Google: Android doesn't infringe Oracle's copyrights

Google: Android doesn't infringe Oracle's copyrightsThe litigation battle between Google and Oracle continues to heat up. The search giant fired the latest volley with a filing that outlines twenty separate defenses against Oracle's claim that Google's Android mobile platform infringes intellectual property that Oracle obtained from Sun. Google argues that no infringement has transpired, and that it isn't responsible even if evidence of actual infringement is found.

This dispute erupted in August when Oracle sued Google over its use of the Java programming language in Android, even though Java is ostensibly an open language and Google uses its own clean-room implementation. Oracle grants a license to the necessary intellectual property to developers who can demonstrate their Java implementations conform with Java standards. Oracle has, however, refused to provide the requisite compatibility test suite under terms that are acceptable to third-party Java implementors—including the Harmony project, which Google relies on for its Java library stack.

This issue has become deeply controversial, because policies of the Java Community Process—with which Oracle is contractually obligated to comply—require the company to supply the Java test suites under terms that don't preclude third-party open source implementations. Oracle's actions are actively undermining the pretense that Java is an open language. On the other hand, critics of Android point out that Android's unapologetic deviation from Java standards threatens to fragment the language.

Google's latest filing reiterates the company's contention that the patents at the center of the dispute are invalid, unenforceable, and not applicable to Android. Google has also weighed in on Oracle's more recent claim that Android's Java code infringes on Oracle's copyrights in addition to patents.

Google argues that any code in Android that appears to be copied from Java doesn't constitute infringement because it is too simplistic to be protected by copyright and would be permissible to use under the terms of fair use. Google also oddly claims that it isn't at fault if there is any infringement going on, because the infringing code (that ostensibly doesn't exist and isn't actually entitled to copyright protection) must have been implemented by a third party.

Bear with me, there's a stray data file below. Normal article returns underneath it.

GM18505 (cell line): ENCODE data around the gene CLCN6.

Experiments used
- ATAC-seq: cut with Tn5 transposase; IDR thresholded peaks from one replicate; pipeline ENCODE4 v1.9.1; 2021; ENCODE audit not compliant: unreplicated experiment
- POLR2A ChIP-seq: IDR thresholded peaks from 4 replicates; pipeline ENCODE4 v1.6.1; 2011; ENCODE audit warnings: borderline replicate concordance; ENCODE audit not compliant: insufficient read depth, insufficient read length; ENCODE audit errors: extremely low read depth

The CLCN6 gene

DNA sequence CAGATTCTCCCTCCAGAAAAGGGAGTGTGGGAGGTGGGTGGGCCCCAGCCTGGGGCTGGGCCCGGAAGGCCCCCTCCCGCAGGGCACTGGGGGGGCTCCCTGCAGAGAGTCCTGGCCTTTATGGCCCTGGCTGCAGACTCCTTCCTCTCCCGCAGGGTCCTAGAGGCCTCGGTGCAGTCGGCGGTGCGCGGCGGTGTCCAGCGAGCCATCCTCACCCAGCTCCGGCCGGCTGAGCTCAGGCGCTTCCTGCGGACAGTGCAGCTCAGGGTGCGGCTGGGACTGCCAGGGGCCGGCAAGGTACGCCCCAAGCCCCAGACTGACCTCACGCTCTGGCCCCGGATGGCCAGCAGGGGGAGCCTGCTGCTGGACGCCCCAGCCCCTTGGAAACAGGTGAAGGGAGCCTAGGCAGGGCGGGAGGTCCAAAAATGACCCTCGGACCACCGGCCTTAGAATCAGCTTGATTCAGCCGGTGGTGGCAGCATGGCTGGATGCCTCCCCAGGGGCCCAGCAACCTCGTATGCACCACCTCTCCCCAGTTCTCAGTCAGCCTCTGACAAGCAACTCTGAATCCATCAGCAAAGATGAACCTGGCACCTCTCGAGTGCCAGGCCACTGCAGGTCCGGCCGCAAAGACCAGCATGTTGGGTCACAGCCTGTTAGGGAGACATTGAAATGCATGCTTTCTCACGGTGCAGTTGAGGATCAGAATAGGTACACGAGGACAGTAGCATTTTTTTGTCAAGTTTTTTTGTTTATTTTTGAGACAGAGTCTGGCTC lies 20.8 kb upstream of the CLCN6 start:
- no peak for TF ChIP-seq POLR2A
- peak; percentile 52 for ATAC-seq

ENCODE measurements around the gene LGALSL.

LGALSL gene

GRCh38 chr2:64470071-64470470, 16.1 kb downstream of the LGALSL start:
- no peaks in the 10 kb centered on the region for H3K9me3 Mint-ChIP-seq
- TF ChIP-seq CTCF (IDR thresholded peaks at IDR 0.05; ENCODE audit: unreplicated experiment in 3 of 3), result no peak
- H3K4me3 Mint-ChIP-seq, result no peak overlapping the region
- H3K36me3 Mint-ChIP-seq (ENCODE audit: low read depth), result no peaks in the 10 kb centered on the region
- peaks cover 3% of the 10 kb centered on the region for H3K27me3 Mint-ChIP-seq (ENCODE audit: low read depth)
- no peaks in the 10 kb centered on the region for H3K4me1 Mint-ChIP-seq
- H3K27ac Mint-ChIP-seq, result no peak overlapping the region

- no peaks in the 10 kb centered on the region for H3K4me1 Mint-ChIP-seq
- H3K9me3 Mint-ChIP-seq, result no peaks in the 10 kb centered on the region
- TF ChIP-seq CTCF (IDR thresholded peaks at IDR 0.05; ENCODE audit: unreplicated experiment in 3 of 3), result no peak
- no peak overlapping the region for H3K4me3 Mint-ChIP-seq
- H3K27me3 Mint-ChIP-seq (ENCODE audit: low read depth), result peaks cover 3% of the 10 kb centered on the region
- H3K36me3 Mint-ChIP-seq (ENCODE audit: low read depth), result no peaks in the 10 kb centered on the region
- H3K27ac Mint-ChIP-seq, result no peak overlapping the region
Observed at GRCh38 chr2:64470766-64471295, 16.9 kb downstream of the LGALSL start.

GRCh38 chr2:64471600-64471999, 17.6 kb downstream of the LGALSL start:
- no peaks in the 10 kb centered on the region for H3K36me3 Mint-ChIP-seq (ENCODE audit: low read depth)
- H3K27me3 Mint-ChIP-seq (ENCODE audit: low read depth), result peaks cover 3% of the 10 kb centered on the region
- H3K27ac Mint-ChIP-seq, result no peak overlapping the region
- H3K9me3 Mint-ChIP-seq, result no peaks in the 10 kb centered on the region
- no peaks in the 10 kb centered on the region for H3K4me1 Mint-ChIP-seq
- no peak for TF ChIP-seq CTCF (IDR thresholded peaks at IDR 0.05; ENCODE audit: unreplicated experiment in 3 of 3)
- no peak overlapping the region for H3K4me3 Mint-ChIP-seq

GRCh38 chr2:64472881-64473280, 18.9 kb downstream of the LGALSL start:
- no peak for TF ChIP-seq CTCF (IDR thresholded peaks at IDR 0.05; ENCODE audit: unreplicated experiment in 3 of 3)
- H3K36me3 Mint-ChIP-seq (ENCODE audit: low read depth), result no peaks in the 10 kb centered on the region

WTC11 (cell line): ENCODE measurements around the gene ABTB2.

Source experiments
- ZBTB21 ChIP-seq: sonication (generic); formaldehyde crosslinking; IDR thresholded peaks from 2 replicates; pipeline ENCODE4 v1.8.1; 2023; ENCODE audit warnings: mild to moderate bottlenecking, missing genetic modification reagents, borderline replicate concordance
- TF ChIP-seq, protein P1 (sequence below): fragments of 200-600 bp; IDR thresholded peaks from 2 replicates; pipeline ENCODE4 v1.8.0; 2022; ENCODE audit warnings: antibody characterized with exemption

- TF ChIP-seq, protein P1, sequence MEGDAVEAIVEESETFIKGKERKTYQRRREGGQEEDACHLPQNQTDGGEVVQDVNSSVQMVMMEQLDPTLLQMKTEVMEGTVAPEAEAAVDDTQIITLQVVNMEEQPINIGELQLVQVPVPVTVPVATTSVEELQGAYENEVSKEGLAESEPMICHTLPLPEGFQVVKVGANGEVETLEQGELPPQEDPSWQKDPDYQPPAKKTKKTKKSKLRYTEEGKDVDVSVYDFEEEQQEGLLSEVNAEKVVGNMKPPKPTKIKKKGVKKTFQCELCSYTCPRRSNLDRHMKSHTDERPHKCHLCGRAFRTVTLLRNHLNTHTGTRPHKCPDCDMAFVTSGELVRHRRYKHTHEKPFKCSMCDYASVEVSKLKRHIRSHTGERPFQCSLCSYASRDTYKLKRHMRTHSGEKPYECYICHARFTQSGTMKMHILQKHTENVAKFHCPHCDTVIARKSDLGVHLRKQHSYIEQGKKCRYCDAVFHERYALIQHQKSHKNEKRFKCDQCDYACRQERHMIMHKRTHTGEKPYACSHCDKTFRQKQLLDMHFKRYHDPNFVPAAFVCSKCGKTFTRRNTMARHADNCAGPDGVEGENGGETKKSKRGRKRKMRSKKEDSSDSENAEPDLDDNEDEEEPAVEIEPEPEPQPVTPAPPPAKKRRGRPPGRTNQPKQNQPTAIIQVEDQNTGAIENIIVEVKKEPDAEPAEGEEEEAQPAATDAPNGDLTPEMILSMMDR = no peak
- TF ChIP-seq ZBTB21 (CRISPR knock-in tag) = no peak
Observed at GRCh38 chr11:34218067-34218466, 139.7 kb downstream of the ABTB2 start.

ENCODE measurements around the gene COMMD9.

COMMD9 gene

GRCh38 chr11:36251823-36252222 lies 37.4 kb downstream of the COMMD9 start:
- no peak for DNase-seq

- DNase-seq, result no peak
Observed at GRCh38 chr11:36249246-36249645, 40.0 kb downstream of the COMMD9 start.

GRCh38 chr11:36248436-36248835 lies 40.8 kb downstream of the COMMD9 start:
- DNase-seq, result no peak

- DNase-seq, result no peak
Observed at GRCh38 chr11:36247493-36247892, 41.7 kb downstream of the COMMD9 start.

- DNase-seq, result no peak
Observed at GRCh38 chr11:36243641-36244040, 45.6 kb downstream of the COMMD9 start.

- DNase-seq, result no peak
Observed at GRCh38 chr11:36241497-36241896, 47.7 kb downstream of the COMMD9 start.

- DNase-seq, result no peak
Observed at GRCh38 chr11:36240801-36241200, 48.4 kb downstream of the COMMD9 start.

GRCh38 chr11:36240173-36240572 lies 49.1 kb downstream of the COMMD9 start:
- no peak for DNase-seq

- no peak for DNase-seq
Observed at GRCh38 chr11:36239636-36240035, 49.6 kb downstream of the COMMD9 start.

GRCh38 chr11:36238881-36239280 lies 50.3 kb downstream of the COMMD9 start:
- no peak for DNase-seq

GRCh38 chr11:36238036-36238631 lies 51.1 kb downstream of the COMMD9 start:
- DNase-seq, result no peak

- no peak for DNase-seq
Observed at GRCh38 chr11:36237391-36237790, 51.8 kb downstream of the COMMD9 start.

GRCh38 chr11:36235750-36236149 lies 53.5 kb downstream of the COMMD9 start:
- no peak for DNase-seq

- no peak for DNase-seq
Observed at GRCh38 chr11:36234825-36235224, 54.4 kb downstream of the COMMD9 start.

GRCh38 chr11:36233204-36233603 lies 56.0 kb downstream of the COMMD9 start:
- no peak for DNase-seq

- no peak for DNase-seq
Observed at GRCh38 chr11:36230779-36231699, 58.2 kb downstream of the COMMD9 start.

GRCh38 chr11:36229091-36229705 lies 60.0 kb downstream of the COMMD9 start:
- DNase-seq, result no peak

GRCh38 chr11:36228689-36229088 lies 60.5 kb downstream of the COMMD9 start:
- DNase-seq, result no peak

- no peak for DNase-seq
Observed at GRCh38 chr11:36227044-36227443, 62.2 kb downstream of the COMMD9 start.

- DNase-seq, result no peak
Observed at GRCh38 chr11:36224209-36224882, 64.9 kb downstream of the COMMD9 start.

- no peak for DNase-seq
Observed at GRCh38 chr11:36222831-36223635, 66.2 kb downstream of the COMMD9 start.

This grab bag of seemingly contradictory defenses suggests that Google is throwing everything at the wall to see what will stick—a common tactic in legal disputes. Google also argues that Oracle's entire parade of allegations is invalid because the past conduct of Oracle and Sun—namely, Sun's permissive attitude towards Android and Oracle's endorsement of open source Java implementations prior to acquiring Sun—constitute an implied license. Google argues that Oracle has "unclean hands" due to the company's rejection of the Harmony project's petition for access to the Java compatibility suite.

It seems unlikely that the conflict between Oracle and Google will be settled amicably in the near future. If it continues to escalate on its current trajectory, the outcome could have significant implications for the future of both Java and Android. If push comes to shove, Google could start looking at other language options.

Source: ars technica

Tags: Android, Google, Java, Oracle

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